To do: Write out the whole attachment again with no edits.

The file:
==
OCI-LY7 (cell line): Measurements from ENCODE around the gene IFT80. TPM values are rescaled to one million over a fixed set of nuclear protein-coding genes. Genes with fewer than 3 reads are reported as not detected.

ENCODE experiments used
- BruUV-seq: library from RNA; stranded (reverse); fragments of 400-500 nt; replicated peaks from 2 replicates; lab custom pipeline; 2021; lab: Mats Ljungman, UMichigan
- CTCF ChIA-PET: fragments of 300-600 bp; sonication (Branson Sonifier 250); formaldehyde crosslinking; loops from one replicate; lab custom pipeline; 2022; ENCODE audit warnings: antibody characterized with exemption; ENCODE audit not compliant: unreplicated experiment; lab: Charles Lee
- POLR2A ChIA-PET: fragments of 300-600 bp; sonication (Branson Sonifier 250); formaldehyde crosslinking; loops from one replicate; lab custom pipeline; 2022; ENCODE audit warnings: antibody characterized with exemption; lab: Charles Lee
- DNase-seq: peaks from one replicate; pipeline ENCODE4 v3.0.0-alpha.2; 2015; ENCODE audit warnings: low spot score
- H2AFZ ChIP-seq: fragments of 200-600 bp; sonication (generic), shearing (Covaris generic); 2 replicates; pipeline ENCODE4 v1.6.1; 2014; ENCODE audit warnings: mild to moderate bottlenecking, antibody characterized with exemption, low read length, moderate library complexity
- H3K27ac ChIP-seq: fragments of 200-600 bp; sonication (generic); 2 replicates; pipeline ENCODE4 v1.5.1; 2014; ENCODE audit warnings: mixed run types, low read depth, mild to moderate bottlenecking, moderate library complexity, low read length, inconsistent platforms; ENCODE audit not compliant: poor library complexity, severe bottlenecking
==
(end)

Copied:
OCI-LY7 (cell line): Measurements from ENCODE around the gene IFT80. TPM values are rescaled to one million over a fixed set of nuclear protein-coding genes. Genes with fewer than 3 reads are reported as not detected.

ENCODE experiments used
- BruUV-seq: library from RNA; stranded (reverse); fragments of 400-500 nt; replicated peaks from 2 replicates; lab custom pipeline; 2021; lab: Mats Ljungman, UMichigan
- CTCF ChIA-PET: fragments of 300-600 bp; sonication (Branson Sonifier 250); formaldehyde crosslinking; loops from one replicate; lab custom pipeline; 2022; ENCODE audit warnings: antibody characterized with exemption; ENCODE audit not compliant: unreplicated experiment; lab: Charles Lee
- POLR2A ChIA-PET: fragments of 300-600 bp; sonication (Branson Sonifier 250); formaldehyde crosslinking; loops from one replicate; lab custom pipeline; 2022; ENCODE audit warnings: antibody characterized with exemption; lab: Charles Lee
- DNase-seq: peaks from one replicate; pipeline ENCODE4 v3.0.0-alpha.2; 2015; ENCODE audit warnings: low spot score
- H2AFZ ChIP-seq: fragments of 200-600 bp; sonication (generic), shearing (Covaris generic); 2 replicates; pipeline ENCODE4 v1.6.1; 2014; ENCODE audit warnings: mild to moderate bottlenecking, antibody characterized with exemption, low read length, moderate library complexity
- H3K27ac ChIP-seq: fragments of 200-600 bp; sonication (generic); 2 replicates; pipeline ENCODE4 v1.5.1; 2014; ENCODE audit warnings: mixed run types, low read depth, mild to moderate bottlenecking, moderate library complexity, low read length, inconsistent platforms; ENCODE audit not compliant: poor library complexity, severe bottlenecking